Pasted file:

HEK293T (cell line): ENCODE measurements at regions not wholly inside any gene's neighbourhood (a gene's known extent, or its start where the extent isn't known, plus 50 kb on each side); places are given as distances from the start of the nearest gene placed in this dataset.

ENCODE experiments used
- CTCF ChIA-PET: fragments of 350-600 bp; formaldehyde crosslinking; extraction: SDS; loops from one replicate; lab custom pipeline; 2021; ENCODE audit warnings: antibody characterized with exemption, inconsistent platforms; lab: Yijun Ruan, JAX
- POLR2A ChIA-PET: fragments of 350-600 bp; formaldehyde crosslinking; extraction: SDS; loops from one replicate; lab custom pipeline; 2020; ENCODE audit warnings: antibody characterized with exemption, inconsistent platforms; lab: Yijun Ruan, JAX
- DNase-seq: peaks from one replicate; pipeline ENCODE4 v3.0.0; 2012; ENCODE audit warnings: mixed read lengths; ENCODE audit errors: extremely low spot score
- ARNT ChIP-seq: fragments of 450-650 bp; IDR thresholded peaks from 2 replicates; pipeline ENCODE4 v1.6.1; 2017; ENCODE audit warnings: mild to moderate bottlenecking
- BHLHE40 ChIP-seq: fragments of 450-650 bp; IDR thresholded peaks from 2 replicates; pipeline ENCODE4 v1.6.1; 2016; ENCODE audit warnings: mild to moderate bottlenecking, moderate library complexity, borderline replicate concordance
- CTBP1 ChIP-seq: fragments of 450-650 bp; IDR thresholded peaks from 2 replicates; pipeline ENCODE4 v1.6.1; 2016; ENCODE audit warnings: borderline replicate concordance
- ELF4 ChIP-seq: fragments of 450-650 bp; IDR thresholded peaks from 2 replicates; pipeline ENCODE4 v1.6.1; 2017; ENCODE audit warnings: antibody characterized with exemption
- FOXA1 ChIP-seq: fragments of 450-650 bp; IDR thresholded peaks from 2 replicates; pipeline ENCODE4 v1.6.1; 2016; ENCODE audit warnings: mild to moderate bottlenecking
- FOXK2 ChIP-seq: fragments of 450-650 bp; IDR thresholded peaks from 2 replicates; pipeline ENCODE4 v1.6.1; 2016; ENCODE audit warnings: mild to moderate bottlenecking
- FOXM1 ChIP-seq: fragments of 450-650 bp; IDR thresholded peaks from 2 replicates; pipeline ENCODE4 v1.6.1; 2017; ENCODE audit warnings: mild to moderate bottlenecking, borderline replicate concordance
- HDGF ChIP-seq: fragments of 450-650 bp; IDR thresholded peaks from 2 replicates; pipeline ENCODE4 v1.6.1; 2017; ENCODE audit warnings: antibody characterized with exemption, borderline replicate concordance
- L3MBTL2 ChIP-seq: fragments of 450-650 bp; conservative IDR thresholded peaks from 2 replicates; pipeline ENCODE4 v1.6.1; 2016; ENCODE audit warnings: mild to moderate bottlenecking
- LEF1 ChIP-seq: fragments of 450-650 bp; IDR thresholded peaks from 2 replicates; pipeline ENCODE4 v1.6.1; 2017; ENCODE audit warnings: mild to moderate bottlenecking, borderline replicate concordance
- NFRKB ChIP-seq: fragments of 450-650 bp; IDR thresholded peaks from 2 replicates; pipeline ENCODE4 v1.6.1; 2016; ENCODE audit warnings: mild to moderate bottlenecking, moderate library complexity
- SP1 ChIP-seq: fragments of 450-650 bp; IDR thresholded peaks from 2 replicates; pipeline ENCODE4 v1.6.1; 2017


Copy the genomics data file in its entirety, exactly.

HEK293T (cell line): ENCODE measurements at regions not wholly inside any gene's neighbourhood (a gene's known extent, or its start where the extent isn't known, plus 50 kb on each side); places are given as distances from the start of the nearest gene placed in this dataset.

ENCODE experiments used
- CTCF ChIA-PET: fragments of 350-600 bp; formaldehyde crosslinking; extraction: SDS; loops from one replicate; lab custom pipeline; 2021; ENCODE audit warnings: antibody characterized with exemption, inconsistent platforms; lab: Yijun Ruan, JAX
- POLR2A ChIA-PET: fragments of 350-600 bp; formaldehyde crosslinking; extraction: SDS; loops from one replicate; lab custom pipeline; 2020; ENCODE audit warnings: antibody characterized with exemption, inconsistent platforms; lab: Yijun Ruan, JAX
- DNase-seq: peaks from one replicate; pipeline ENCODE4 v3.0.0; 2012; ENCODE audit warnings: mixed read lengths; ENCODE audit errors: extremely low spot score
- ARNT ChIP-seq: fragments of 450-650 bp; IDR thresholded peaks from 2 replicates; pipeline ENCODE4 v1.6.1; 2017; ENCODE audit warnings: mild to moderate bottlenecking
- BHLHE40 ChIP-seq: fragments of 450-650 bp; IDR thresholded peaks from 2 replicates; pipeline ENCODE4 v1.6.1; 2016; ENCODE audit warnings: mild to moderate bottlenecking, moderate library complexity, borderline replicate concordance
- CTBP1 ChIP-seq: fragments of 450-650 bp; IDR thresholded peaks from 2 replicates; pipeline ENCODE4 v1.6.1; 2016; ENCODE audit warnings: borderline replicate concordance
- ELF4 ChIP-seq: fragments of 450-650 bp; IDR thresholded peaks from 2 replicates; pipeline ENCODE4 v1.6.1; 2017; ENCODE audit warnings: antibody characterized with exemption
- FOXA1 ChIP-seq: fragments of 450-650 bp; IDR thresholded peaks from 2 replicates; pipeline ENCODE4 v1.6.1; 2016; ENCODE audit warnings: mild to moderate bottlenecking
- FOXK2 ChIP-seq: fragments of 450-650 bp; IDR thresholded peaks from 2 replicates; pipeline ENCODE4 v1.6.1; 2016; ENCODE audit warnings: mild to moderate bottlenecking
- FOXM1 ChIP-seq: fragments of 450-650 bp; IDR thresholded peaks from 2 replicates; pipeline ENCODE4 v1.6.1; 2017; ENCODE audit warnings: mild to moderate bottlenecking, borderline replicate concordance
- HDGF ChIP-seq: fragments of 450-650 bp; IDR thresholded peaks from 2 replicates; pipeline ENCODE4 v1.6.1; 2017; ENCODE audit warnings: antibody characterized with exemption, borderline replicate concordance
- L3MBTL2 ChIP-seq: fragments of 450-650 bp; conservative IDR thresholded peaks from 2 replicates; pipeline ENCODE4 v1.6.1; 2016; ENCODE audit warnings: mild to moderate bottlenecking
- LEF1 ChIP-seq: fragments of 450-650 bp; IDR thresholded peaks from 2 replicates; pipeline ENCODE4 v1.6.1; 2017; ENCODE audit warnings: mild to moderate bottlenecking, borderline replicate concordance
- NFRKB ChIP-seq: fragments of 450-650 bp; IDR thresholded peaks from 2 replicates; pipeline ENCODE4 v1.6.1; 2016; ENCODE audit warnings: mild to moderate bottlenecking, moderate library complexity
- SP1 ChIP-seq: fragments of 450-650 bp; IDR thresholded peaks from 2 replicates; pipeline ENCODE4 v1.6.1; 2017